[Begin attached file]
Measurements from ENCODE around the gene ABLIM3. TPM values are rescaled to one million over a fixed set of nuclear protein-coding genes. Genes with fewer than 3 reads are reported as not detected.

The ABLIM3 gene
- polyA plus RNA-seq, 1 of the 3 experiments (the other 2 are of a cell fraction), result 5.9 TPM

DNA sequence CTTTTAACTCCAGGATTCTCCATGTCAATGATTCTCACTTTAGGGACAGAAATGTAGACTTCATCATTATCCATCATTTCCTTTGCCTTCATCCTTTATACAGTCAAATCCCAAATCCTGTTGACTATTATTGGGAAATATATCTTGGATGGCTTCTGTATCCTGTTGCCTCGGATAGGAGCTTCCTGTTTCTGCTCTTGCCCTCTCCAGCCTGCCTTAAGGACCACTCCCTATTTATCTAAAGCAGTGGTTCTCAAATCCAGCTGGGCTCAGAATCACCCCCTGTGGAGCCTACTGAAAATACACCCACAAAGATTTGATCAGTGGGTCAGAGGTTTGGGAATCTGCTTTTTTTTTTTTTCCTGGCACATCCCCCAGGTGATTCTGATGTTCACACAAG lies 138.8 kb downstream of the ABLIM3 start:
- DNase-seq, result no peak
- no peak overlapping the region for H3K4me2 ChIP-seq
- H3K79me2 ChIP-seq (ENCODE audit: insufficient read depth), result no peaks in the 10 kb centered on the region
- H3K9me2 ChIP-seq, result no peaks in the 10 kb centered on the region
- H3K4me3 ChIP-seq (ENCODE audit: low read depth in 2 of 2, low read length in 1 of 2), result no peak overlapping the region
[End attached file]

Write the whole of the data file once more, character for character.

Measurements from ENCODE around the gene ABLIM3. TPM values are rescaled to one million over a fixed set of nuclear protein-coding genes. Genes with fewer than 3 reads are reported as not detected.

The ABLIM3 gene
- polyA plus RNA-seq, 1 of the 3 experiments (the other 2 are of a cell fraction), result 5.9 TPM

DNA sequence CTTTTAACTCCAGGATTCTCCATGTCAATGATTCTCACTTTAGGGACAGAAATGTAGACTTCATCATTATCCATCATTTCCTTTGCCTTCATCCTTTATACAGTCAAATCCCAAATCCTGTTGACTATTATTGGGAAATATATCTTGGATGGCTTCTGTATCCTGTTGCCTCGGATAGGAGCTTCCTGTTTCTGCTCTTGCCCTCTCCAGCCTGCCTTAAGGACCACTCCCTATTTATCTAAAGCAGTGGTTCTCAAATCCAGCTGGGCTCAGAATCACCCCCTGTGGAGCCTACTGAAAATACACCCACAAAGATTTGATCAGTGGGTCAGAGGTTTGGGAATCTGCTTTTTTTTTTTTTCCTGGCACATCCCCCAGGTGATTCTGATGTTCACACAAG lies 138.8 kb downstream of the ABLIM3 start:
- DNase-seq, result no peak
- no peak overlapping the region for H3K4me2 ChIP-seq
- H3K79me2 ChIP-seq (ENCODE audit: insufficient read depth), result no peaks in the 10 kb centered on the region
- H3K9me2 ChIP-seq, result no peaks in the 10 kb centered on the region
- H3K4me3 ChIP-seq (ENCODE audit: low read depth in 2 of 2, low read length in 1 of 2), result no peak overlapping the region